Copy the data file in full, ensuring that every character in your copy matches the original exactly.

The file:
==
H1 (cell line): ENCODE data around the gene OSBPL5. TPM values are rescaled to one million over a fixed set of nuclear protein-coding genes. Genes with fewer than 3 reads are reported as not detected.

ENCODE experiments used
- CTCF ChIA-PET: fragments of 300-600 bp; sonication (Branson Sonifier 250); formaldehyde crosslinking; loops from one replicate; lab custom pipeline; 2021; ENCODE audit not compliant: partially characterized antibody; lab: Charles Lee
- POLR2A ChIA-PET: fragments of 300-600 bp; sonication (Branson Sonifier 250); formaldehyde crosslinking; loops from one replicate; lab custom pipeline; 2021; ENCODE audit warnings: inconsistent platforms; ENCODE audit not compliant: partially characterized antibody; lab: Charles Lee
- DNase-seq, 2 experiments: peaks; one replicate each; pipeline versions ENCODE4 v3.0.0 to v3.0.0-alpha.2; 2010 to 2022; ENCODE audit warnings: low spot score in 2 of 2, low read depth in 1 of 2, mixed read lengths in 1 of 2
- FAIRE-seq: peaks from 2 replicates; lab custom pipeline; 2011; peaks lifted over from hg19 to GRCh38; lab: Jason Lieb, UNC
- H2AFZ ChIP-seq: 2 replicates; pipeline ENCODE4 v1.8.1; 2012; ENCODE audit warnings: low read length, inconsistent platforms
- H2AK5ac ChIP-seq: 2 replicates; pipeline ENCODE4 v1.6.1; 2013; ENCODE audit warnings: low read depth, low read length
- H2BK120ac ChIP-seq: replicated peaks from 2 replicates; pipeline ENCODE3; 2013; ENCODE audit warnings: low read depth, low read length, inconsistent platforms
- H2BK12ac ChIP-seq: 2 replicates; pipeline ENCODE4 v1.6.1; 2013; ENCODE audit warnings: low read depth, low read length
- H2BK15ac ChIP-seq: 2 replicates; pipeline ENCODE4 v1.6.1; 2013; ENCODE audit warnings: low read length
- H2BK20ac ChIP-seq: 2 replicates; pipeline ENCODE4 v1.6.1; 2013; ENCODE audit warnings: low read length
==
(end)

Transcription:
H1 (cell line): ENCODE data around the gene OSBPL5. TPM values are rescaled to one million over a fixed set of nuclear protein-coding genes. Genes with fewer than 3 reads are reported as not detected.

ENCODE experiments used
- CTCF ChIA-PET: fragments of 300-600 bp; sonication (Branson Sonifier 250); formaldehyde crosslinking; loops from one replicate; lab custom pipeline; 2021; ENCODE audit not compliant: partially characterized antibody; lab: Charles Lee
- POLR2A ChIA-PET: fragments of 300-600 bp; sonication (Branson Sonifier 250); formaldehyde crosslinking; loops from one replicate; lab custom pipeline; 2021; ENCODE audit warnings: inconsistent platforms; ENCODE audit not compliant: partially characterized antibody; lab: Charles Lee
- DNase-seq, 2 experiments: peaks; one replicate each; pipeline versions ENCODE4 v3.0.0 to v3.0.0-alpha.2; 2010 to 2022; ENCODE audit warnings: low spot score in 2 of 2, low read depth in 1 of 2, mixed read lengths in 1 of 2
- FAIRE-seq: peaks from 2 replicates; lab custom pipeline; 2011; peaks lifted over from hg19 to GRCh38; lab: Jason Lieb, UNC
- H2AFZ ChIP-seq: 2 replicates; pipeline ENCODE4 v1.8.1; 2012; ENCODE audit warnings: low read length, inconsistent platforms
- H2AK5ac ChIP-seq: 2 replicates; pipeline ENCODE4 v1.6.1; 2013; ENCODE audit warnings: low read depth, low read length
- H2BK120ac ChIP-seq: replicated peaks from 2 replicates; pipeline ENCODE3; 2013; ENCODE audit warnings: low read depth, low read length, inconsistent platforms
- H2BK12ac ChIP-seq: 2 replicates; pipeline ENCODE4 v1.6.1; 2013; ENCODE audit warnings: low read depth, low read length
- H2BK15ac ChIP-seq: 2 replicates; pipeline ENCODE4 v1.6.1; 2013; ENCODE audit warnings: low read length
- H2BK20ac ChIP-seq: 2 replicates; pipeline ENCODE4 v1.6.1; 2013; ENCODE audit warnings: low read length